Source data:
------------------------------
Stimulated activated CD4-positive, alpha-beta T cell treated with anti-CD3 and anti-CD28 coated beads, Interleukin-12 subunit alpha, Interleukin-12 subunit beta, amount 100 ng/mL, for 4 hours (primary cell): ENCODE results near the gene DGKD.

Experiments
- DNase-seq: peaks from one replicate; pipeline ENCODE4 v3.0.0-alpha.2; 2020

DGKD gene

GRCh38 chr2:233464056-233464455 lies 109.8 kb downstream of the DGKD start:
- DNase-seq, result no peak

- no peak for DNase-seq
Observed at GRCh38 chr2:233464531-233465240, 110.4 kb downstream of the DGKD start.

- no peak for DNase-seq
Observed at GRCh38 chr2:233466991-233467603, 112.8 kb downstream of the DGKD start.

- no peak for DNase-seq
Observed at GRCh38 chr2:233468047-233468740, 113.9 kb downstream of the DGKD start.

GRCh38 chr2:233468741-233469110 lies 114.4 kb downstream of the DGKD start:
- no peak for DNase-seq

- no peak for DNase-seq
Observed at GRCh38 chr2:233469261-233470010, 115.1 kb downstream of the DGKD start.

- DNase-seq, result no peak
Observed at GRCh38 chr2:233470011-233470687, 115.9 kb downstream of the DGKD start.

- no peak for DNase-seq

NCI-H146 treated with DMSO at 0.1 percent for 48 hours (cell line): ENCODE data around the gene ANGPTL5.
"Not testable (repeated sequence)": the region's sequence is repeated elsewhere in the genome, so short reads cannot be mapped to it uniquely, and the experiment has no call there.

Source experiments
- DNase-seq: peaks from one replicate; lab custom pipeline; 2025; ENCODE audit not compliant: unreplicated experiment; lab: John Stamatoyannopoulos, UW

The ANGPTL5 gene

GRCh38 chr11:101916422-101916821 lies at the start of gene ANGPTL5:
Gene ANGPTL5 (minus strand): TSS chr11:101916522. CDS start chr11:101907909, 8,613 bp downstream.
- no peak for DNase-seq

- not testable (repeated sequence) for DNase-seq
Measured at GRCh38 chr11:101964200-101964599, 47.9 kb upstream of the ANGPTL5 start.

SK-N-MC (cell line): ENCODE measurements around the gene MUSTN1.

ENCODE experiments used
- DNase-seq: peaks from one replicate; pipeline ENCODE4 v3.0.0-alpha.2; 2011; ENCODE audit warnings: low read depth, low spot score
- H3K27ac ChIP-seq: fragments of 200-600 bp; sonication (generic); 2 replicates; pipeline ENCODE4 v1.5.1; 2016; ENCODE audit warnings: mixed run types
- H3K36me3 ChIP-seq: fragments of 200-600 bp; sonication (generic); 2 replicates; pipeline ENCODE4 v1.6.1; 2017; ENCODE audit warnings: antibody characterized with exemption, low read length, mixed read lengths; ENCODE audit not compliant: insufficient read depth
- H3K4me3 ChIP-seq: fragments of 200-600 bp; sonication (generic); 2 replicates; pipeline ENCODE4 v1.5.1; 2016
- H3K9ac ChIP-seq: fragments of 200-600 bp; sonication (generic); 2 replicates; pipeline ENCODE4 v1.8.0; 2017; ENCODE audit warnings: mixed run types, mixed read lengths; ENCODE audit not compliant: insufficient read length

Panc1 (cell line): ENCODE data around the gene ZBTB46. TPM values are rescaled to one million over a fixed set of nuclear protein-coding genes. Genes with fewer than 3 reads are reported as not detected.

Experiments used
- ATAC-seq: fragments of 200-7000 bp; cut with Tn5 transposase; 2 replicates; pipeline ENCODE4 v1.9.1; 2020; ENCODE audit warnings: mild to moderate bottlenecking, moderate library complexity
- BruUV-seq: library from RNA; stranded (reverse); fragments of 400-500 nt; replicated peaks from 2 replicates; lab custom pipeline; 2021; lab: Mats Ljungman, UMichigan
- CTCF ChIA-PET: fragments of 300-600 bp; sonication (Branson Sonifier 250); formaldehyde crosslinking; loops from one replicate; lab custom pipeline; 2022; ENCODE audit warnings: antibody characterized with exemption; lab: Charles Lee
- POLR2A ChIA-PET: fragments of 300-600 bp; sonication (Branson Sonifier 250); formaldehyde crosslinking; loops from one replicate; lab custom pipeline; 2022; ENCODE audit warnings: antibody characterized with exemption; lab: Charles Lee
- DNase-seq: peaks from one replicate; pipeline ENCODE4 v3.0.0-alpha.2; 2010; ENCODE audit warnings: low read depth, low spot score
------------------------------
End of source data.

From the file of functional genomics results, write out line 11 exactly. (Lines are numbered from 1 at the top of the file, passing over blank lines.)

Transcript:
- no peak for DNase-seq